Cnut and the Rise of Earl Godwin

One of Cnut’s first tasks following his coronation at Christmas 1016AD, was to strengthen his grip on the new realm. He divided England into four parts with himself in Wessex, Thorkil the Tall in East Anglia, Eadric Streona in Mercia and Eric Hlathir in Northumbria.

Eric Hlathir or Hakonarson had been Regent in Norway, ruling on behalf of Cnut’s father Forkbeard until 1015AD, when the Norwegians threw off Danish rule at the Battle of Nesjar and Olaf Haraldsson regained the throne.

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The Danish Invasion

Ethelred was the second son of King Edgar. He was ten years old when his brother Edward the Martyr was murdered in 978AD. The Chronicle says of Edward that “Men murdered him but God magnified him”. In keeping with its prophecies of doom that are usually written in times of turmoil, it goes on to say that “In the same year a bloody cloud was seen in the likeness of fire, most often manifested at midnight”. With the approaching millennium, the church was also forecasting “gathering darkness and natural disaster”.

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Arthur and the Celtic Decline

In 402AD, Constantine’s son, also Constantine, was king having invaded Britain reportedly at the request of Guithelimus, the Archbishop of London, to defend against the growing intrusions of the Anglo Saxons, but was murdered by an unknown Pict in 420AD. His son Constans who had wished to avoid all the perils of kingship had become a monk at Winchester, but was sought out and made High King by the northern leader Vortigern and ruled for seventeen years until, having fallen out with Vortigern, was himself killed and Vortigern assumed the role, thus earning himself the title of “usurper” from Gildas. It was Vortigern who first brought Anglo Saxon mercenaries, led by Hengist and Horsa, into the country to aid him in repelling attacks from Pictish and Scottish raiders in return for promises of land.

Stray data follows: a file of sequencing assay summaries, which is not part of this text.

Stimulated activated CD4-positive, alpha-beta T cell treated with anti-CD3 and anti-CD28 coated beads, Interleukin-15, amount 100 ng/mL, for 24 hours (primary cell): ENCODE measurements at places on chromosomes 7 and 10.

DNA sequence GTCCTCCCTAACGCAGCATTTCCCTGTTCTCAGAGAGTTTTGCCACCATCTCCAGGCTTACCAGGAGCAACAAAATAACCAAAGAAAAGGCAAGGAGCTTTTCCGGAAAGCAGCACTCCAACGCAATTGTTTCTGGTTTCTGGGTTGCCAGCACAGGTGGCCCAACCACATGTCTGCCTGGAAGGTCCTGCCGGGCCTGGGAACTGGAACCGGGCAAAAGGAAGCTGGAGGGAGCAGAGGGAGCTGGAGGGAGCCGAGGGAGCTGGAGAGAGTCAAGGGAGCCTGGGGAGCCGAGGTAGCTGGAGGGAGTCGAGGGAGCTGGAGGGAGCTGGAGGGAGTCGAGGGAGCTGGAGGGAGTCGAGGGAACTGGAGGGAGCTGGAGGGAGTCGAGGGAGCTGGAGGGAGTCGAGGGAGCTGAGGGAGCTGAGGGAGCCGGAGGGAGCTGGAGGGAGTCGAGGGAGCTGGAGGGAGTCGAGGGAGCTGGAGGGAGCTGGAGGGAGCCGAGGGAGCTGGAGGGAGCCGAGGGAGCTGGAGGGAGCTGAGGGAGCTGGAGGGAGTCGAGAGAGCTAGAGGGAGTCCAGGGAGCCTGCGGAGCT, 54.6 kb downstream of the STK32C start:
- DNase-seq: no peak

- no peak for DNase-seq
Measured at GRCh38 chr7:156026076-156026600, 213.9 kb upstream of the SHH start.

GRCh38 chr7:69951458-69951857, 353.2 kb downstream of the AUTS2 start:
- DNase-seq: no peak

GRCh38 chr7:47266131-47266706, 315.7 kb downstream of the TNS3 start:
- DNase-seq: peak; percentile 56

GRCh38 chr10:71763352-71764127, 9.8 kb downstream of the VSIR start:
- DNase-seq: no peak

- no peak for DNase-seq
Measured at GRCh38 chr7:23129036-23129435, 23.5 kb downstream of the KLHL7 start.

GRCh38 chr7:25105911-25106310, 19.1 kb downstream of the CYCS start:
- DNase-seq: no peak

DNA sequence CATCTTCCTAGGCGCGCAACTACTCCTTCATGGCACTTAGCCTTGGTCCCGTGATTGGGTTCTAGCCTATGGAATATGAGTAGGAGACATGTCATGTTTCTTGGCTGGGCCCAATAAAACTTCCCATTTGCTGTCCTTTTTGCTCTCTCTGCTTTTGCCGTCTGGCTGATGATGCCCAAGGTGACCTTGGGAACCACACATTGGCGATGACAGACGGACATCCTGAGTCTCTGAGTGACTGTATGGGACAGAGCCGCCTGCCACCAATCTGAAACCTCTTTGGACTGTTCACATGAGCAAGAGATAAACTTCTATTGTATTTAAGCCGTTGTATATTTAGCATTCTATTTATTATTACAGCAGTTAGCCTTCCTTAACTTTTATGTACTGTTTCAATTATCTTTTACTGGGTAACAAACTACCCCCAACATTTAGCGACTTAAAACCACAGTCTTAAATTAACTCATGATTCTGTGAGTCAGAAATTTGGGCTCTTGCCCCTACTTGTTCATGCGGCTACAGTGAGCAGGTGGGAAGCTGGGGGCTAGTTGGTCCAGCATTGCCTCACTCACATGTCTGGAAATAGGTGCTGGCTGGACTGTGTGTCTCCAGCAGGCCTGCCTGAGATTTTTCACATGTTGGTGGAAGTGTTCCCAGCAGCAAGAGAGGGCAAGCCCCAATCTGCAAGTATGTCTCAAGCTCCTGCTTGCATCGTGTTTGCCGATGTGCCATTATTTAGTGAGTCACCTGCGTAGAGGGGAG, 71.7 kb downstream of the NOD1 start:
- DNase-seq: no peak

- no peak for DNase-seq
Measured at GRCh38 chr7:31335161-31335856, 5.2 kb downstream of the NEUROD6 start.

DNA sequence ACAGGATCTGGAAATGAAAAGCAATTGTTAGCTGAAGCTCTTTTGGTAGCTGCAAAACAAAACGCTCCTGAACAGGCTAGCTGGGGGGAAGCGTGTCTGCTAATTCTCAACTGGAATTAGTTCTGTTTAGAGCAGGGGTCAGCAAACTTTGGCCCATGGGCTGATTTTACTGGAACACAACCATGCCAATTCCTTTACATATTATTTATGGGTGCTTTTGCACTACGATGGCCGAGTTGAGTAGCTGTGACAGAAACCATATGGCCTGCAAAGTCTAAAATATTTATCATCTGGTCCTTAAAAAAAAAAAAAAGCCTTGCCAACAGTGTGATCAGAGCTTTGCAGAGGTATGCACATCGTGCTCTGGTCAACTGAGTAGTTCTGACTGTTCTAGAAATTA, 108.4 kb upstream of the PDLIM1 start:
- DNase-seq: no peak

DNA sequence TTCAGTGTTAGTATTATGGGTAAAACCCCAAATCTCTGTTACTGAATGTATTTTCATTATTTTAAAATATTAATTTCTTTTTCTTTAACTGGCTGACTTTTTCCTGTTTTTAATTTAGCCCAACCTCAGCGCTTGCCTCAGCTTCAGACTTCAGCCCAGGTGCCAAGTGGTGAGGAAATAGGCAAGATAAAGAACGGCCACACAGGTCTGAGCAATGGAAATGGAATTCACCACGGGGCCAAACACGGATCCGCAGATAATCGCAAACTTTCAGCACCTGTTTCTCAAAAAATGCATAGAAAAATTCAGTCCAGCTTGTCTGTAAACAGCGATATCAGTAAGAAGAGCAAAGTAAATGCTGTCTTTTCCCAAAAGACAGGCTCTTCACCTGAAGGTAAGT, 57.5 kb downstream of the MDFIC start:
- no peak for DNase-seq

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The Birth of the Saxon Kingdoms

The period following the Roman withdrawal was one of gradual turmoil and civic breakdown, although St Patrick, writing some ten years after the Roman departure noted that, in the towns at least, some order continued and civil taxes were still being collected and services maintained. The drift was however, towards a return to tribalism with many people leaving the larger towns and returning to the more easily defended hill forts. The power vacuum thus created was to be filled by the Anglo Saxons.

These people were first recorded in 98AD, by the Roman historian Tacitus who describes them as worshippers of the Goddess Nerthus the Earth Mother.

This was no single unstoppable wave of invaders, more of a gradual process. The Romans would doubtless have used these peoples as auxiliaries in their British garrisons and many would have settled in Briton at the end of their service. It would be natural for some of their kin to join them over a period and add to the established settlements.

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The Fight For Territory

By the middle of the seventh century Britain was a patchwork of native and invading communities led by powerful chieftains or kings, struggling to gain ascendancy over each other. During this period a small number of kingdoms became dominant, such as Northumbria, Mercia, Wessex, Sussex East Anglia and Kent.

The stronger ones would ever seek to impose their rule and expand territory by force or alliance or by dynastic marriages. By now much of the country was in the hands of the newcomers with the native Britons consigned to the margins.

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Arnhem

“Where is the Prince who can afford so to cover his country with troops for its defence as that 10,000 men descending from the clouds, might not, in many places, do an infinite deal of mischief before a force could be brought together to repel them?”. Benjamin Franklin, 1784.

Following the success of the D Day landings in June 1944, the Allies expected to make a steady advance eastward, but found themselves bogged down for many weeks in the bitter Battle for Normandy.

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